As much as I liked “Beholder,” the word “anti-climactic” immediately comes to mind.
This whole season has been building to a showdown between Eleanor and Sonya. But when the two formidable women finally face off, it is, dare I say, disappointing. Sonya asks Eleanor why she let Kyle’s friend live. “Did he remind you of someone you lost?” she says. While Eleanor wonders what Sonya’s mother ever did to her that she would allow her mother to live drug-addicted and homeless. Eleanor talks about how her mother didn’t help her, as her father continued to sexually abuse her.
“I’m really sorry about what happened to you,” Sonya tells her. But I was expecting more when these two women finally confronted each other.
We have confirmation that the woman Sonya visited a few episodes ago is indeed her mother. Last season we heard about her mother’s addiction to drugs and men, but to see that her mother is living homeless in El Paso while her daughter is a detective is jarring. Like Eleanor, I wondered what lead up to this point. Sonya has clearly given up on ever helping her mother. Even when she gives her mother money to get out of town, Sonya has to be at least 90% sure all that money will go to drugs.
This was a showcase episode for Ramon Franco, as Fausto had his Tony Soprano moment. In one scene he’s shooting a hostage video to send to Cerisola. And in the next, he’s crashing a Quinceañera, wanting only to celebrate with the young woman and her family. There’s real sadness in his eyes as he realizes everyone at the party is terrified of him. He doesn’t want to be the monster he is. I know I haven’t talked enough about what a fantastic performance Ramon Franco is turning in this season. To make a ruthless villain more than just a ruthless villain is not easy. Franco infuses Fausto with depth, and makes him a fully realized, fully dimensional character. His performance takes the show to whole other level.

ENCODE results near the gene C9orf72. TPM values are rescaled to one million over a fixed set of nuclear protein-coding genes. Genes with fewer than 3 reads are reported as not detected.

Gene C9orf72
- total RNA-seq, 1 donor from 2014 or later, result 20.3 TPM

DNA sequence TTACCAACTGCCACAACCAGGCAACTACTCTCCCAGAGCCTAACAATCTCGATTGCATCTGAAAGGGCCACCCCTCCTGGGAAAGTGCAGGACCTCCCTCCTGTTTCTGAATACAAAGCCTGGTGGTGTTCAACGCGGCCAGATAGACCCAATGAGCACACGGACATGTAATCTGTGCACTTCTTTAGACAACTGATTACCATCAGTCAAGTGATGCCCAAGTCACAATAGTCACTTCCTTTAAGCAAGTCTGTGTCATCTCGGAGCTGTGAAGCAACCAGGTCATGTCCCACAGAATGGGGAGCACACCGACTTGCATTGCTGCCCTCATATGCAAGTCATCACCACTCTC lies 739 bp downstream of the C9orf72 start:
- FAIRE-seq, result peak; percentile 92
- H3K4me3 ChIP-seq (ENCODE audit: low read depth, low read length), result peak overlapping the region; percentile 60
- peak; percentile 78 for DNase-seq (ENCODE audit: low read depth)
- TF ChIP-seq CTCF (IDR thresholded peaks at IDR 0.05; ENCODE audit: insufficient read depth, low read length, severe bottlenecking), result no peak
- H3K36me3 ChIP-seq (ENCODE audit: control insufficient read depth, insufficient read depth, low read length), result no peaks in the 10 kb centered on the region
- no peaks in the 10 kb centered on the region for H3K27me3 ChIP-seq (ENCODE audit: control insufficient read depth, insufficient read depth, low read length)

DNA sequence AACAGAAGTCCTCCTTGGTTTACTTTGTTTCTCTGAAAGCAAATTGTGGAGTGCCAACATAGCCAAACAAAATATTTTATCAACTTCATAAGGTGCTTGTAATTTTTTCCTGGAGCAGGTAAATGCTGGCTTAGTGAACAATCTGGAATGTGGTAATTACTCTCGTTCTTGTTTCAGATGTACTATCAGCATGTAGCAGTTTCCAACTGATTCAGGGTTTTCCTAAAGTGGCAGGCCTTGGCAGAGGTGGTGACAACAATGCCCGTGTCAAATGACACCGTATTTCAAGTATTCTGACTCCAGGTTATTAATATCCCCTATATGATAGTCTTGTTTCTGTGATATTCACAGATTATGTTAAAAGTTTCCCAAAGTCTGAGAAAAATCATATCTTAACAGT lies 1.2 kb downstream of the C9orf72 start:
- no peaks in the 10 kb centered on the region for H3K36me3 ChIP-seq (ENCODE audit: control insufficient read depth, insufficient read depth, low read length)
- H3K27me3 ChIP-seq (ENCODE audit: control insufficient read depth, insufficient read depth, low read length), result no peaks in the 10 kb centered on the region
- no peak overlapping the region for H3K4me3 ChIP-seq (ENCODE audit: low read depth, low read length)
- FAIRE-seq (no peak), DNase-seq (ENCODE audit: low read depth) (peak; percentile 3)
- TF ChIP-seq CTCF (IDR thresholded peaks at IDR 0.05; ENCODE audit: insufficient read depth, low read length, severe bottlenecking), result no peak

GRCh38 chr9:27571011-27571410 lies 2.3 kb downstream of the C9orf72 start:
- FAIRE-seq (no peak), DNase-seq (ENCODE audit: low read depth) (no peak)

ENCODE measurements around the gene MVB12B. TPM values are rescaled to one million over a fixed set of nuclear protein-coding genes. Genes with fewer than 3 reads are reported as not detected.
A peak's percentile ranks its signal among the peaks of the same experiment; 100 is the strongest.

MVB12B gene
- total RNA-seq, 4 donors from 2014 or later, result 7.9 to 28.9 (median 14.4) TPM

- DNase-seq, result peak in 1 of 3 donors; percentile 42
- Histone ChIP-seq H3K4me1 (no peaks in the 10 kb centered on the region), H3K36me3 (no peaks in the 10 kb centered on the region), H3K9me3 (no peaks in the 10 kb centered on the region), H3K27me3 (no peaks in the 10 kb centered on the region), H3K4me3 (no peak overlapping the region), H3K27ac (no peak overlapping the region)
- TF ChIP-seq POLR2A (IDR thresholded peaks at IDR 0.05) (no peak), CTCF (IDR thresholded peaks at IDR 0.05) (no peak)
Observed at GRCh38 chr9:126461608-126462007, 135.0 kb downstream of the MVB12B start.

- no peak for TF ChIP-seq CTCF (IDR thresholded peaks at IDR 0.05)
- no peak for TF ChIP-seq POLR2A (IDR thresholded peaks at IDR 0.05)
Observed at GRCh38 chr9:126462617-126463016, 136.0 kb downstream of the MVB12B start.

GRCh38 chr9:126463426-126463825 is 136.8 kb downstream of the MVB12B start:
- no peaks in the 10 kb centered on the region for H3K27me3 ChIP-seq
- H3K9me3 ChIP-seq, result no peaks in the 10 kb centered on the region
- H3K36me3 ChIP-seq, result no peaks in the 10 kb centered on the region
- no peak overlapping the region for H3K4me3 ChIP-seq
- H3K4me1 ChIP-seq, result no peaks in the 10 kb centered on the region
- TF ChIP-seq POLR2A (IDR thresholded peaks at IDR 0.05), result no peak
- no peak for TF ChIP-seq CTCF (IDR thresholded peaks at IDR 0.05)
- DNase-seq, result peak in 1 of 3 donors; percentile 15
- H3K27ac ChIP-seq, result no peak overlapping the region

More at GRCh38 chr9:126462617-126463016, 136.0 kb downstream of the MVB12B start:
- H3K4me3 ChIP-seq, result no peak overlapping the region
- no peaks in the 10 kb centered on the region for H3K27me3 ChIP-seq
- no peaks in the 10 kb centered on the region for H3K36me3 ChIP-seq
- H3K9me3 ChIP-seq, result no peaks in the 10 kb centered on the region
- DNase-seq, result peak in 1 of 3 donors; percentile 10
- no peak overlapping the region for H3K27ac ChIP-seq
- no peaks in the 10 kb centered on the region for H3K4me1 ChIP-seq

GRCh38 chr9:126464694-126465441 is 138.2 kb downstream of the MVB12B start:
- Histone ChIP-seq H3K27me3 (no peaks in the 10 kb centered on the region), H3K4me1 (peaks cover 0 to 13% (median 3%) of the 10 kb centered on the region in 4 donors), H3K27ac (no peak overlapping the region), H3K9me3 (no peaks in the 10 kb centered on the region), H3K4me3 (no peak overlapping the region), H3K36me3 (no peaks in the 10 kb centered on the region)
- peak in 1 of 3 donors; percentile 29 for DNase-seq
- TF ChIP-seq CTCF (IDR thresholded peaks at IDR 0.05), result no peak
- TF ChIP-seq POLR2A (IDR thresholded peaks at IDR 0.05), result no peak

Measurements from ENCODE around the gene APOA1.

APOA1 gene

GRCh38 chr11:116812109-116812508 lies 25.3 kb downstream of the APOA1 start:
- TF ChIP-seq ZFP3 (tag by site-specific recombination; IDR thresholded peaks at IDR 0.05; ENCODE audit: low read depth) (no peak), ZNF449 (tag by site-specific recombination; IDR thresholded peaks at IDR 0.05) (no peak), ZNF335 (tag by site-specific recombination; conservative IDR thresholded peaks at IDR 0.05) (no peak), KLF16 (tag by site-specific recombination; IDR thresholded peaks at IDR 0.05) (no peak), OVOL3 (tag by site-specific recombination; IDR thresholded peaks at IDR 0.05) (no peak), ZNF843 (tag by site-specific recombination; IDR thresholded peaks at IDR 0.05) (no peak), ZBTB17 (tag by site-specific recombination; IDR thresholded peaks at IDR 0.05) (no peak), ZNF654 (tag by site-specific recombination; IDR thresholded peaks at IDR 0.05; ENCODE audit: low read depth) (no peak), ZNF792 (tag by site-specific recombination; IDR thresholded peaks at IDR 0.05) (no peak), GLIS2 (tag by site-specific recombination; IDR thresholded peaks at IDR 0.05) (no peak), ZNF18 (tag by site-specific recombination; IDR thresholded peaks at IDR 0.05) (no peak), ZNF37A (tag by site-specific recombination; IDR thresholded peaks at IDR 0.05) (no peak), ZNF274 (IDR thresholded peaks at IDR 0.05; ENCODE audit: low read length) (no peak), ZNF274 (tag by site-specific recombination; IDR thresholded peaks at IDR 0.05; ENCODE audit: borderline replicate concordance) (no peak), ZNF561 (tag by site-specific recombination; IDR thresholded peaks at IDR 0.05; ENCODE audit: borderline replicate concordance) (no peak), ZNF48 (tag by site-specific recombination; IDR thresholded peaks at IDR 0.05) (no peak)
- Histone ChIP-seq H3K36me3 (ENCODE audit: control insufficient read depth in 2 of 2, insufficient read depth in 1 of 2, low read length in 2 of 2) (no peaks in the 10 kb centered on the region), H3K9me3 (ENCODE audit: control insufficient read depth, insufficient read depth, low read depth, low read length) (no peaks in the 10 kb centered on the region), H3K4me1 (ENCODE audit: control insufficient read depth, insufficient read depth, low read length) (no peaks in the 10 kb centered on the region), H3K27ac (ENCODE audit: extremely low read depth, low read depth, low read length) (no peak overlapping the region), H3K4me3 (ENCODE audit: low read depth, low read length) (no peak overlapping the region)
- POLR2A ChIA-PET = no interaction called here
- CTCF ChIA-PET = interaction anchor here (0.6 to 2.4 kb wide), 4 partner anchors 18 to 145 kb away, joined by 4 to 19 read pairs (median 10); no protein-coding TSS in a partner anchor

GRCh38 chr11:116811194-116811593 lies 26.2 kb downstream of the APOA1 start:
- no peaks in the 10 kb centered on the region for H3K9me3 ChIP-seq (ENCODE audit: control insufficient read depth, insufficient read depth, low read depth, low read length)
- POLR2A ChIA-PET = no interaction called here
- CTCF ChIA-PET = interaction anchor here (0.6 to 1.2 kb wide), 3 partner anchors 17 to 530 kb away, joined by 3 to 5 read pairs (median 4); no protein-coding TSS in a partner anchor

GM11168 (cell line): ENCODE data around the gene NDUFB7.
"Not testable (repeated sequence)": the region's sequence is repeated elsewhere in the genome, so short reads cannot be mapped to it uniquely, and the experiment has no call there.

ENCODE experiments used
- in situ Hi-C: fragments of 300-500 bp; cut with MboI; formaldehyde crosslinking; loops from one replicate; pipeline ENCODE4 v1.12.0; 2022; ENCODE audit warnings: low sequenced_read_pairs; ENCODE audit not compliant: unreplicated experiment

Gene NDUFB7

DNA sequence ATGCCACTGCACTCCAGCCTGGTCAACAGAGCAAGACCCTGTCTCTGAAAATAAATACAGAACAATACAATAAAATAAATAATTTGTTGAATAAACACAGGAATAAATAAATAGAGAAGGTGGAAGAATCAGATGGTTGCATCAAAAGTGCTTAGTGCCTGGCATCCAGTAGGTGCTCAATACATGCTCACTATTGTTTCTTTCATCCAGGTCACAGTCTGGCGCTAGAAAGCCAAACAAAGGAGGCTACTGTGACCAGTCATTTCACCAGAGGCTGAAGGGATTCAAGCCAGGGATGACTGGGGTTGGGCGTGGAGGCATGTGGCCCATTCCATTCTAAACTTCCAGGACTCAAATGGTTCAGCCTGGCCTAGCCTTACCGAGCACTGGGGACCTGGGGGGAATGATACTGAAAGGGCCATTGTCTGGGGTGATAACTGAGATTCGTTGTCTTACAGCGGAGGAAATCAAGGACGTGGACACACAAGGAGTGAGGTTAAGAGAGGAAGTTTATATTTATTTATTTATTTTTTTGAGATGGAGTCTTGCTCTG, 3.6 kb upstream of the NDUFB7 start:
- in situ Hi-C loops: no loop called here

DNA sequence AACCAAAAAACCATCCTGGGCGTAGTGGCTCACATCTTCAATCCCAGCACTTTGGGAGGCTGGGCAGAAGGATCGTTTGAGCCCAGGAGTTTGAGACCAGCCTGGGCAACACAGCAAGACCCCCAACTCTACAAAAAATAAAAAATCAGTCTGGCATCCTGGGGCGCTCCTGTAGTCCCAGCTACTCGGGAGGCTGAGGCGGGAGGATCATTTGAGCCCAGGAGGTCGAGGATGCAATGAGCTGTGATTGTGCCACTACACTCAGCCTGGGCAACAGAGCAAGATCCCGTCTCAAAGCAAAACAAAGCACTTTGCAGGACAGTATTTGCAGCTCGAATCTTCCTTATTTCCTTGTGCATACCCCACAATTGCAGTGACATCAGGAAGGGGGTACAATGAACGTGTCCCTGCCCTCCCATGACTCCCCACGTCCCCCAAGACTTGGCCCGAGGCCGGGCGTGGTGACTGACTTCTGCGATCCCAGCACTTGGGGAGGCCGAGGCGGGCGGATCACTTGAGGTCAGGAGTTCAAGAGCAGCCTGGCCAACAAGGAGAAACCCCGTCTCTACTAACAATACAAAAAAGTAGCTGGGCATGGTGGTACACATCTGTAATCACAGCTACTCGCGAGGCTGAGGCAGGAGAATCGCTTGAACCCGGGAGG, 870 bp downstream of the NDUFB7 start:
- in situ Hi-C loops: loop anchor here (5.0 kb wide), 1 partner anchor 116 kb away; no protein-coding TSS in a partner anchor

Elsewhere, things are getting very confusing. Adam Arkin pops up as a CIA agent interrogating Sonya about what happened at Red Ridge. I have to think he’ll be back. CIA spook Alex Buckley, the personification of creepy, releases Eleanor into federal custody presumably taking her to federal prison, but—in actuality—discussing with her how they can fix things. “This needs to be fixed immediately. You understand? That’s why you’re out,” he tells. Does the CIA know what Alex is up to, or is he rogue?
Daniel and Adriana break into Agent Joe McKenzie’s garage and steal his case files. With each passing episode, I worry that these two won’t survive the season.
Marco enlists the help of the Marines to get Fausto—he knows where he’s hiding because it’s where his father used to go with Fausto. He arrives at the hideout, but Fausto’s snipers are there. They kill one marine and injure another. Marco surrenders and the sniper’s gun is aimed at his head.
The only part of the series that continues not to work for me is Eva and Steven. I suppose the intention is to offer some sort of reprieve with this tender love story. But their scenes remind me of that old Sesame Street song “One of These Things is Not Like the Other.” Whether their plotting revenge against Eva’s perpetrators, or she’s tenderly shaving his beard, the duo belongs on a different show.
Other thoughts on “Beholder:”
•Eleanor is a Mexican national. Interesting.
•I’m relieved Hank is alive, but I’m still worried about him.
•I really like Detective Tim Cooper. He’s a totally underused character.
•So glad we got an update on Lucy, although it’s sad that Adriana had to break up with her.
•It’s interesting how Fausto isn’t all suspicious of Robles when it’s Robles who revealed his hide out.
•Are we going to get any closure on Eleanor’s abuser, now that he’s no longer with Fausto?
Amy Amatangelo is a Boston-based freelance writer, a member of the Television Critics Association and a regular contributor to Paste. You can follow her on Twitter or her blog.